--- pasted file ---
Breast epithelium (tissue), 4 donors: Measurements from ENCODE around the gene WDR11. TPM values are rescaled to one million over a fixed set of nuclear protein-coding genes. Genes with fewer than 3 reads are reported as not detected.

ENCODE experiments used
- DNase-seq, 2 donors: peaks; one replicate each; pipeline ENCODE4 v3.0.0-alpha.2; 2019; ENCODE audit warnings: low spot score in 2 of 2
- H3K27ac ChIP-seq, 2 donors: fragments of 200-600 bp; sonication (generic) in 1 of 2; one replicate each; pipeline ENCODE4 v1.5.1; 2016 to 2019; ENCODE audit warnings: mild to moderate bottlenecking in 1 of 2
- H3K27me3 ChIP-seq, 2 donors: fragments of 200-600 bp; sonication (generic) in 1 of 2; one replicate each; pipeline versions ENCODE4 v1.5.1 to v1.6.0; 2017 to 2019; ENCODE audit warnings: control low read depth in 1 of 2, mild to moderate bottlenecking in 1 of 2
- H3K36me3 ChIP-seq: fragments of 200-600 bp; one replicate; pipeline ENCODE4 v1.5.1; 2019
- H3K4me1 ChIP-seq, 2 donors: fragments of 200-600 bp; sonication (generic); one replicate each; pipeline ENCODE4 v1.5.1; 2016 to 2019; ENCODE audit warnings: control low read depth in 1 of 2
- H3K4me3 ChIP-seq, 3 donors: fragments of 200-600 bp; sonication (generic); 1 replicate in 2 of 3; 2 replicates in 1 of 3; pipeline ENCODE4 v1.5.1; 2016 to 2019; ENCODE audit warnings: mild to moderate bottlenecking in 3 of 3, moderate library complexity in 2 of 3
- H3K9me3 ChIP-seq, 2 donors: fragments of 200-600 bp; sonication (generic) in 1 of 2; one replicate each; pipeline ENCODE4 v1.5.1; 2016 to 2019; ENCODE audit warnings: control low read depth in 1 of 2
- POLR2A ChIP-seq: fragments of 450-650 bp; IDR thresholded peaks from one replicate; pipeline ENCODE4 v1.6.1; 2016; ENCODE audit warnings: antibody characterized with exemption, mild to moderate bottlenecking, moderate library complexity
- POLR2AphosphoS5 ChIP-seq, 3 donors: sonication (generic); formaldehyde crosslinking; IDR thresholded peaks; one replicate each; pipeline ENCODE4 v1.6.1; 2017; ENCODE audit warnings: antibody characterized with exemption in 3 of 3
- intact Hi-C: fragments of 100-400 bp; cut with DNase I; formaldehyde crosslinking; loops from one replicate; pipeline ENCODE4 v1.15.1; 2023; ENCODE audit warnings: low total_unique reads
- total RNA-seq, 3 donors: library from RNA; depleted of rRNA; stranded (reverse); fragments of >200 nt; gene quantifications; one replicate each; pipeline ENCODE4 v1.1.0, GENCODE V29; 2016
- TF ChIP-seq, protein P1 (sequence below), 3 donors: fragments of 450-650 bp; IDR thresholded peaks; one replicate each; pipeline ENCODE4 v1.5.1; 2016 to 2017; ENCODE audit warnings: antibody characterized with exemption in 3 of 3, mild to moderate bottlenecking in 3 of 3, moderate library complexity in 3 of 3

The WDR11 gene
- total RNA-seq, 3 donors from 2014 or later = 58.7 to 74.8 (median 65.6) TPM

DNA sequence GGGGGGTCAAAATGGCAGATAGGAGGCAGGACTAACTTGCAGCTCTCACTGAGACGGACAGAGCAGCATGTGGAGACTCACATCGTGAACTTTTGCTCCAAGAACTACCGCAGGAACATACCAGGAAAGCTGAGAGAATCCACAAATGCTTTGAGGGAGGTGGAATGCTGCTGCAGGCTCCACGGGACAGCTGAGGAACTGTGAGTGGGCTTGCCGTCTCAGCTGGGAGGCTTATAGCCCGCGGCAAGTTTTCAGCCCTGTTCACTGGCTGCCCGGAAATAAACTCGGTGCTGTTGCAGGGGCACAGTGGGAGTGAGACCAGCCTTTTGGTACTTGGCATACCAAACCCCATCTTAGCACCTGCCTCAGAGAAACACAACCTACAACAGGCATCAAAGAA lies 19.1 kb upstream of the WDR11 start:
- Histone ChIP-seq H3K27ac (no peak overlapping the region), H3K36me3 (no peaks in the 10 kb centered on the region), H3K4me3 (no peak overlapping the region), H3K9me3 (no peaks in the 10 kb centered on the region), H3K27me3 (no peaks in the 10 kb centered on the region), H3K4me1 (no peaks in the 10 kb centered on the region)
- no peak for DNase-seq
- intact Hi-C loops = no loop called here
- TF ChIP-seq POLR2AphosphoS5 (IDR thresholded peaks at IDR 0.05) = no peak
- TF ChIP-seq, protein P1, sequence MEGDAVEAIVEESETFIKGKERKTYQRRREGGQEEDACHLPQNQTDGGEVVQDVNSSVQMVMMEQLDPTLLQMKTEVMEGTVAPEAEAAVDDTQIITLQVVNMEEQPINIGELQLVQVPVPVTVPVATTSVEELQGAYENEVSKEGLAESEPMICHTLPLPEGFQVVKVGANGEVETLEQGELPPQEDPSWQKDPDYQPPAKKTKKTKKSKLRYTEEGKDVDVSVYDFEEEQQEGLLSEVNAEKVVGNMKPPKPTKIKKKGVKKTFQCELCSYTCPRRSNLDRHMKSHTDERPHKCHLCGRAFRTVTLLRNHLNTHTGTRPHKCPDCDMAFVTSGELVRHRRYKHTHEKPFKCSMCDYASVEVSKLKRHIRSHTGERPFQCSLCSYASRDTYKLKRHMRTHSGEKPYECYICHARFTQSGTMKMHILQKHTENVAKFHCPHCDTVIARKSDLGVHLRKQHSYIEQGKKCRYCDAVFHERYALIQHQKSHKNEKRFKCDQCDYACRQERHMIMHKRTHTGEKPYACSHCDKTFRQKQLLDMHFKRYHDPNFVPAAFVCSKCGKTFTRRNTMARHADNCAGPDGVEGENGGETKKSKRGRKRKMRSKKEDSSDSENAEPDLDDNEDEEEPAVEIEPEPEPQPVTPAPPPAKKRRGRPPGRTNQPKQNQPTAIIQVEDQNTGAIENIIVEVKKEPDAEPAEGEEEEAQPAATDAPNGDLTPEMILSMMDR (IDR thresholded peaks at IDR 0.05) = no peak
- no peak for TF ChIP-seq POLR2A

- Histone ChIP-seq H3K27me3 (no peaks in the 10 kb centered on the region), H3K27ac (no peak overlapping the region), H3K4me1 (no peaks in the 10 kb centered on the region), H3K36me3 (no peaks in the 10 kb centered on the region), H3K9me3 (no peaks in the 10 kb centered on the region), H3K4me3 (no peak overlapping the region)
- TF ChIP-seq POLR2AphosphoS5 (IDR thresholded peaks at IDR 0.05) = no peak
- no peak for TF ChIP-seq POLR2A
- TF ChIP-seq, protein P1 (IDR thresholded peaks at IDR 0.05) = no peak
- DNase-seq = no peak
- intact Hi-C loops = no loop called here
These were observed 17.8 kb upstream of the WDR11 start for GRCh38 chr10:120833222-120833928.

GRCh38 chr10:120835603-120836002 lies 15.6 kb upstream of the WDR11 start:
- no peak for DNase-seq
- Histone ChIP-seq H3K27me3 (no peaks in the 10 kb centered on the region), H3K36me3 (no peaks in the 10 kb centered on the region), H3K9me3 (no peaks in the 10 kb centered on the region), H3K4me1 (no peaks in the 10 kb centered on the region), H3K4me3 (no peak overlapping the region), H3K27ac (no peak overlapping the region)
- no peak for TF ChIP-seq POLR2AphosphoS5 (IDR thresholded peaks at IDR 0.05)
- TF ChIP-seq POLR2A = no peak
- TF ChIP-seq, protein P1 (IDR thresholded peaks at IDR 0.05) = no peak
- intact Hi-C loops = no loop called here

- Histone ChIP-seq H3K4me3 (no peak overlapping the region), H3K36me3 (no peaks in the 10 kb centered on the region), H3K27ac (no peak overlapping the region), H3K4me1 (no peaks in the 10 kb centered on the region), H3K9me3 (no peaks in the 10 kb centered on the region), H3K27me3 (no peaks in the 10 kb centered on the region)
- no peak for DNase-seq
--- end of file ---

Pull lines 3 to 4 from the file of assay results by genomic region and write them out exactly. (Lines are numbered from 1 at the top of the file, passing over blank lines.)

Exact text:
- DNase-seq, 2 donors: peaks; one replicate each; pipeline ENCODE4 v3.0.0-alpha.2; 2019; ENCODE audit warnings: low spot score in 2 of 2
- H3K27ac ChIP-seq, 2 donors: fragments of 200-600 bp; sonication (generic) in 1 of 2; one replicate each; pipeline ENCODE4 v1.5.1; 2016 to 2019; ENCODE audit warnings: mild to moderate bottlenecking in 1 of 2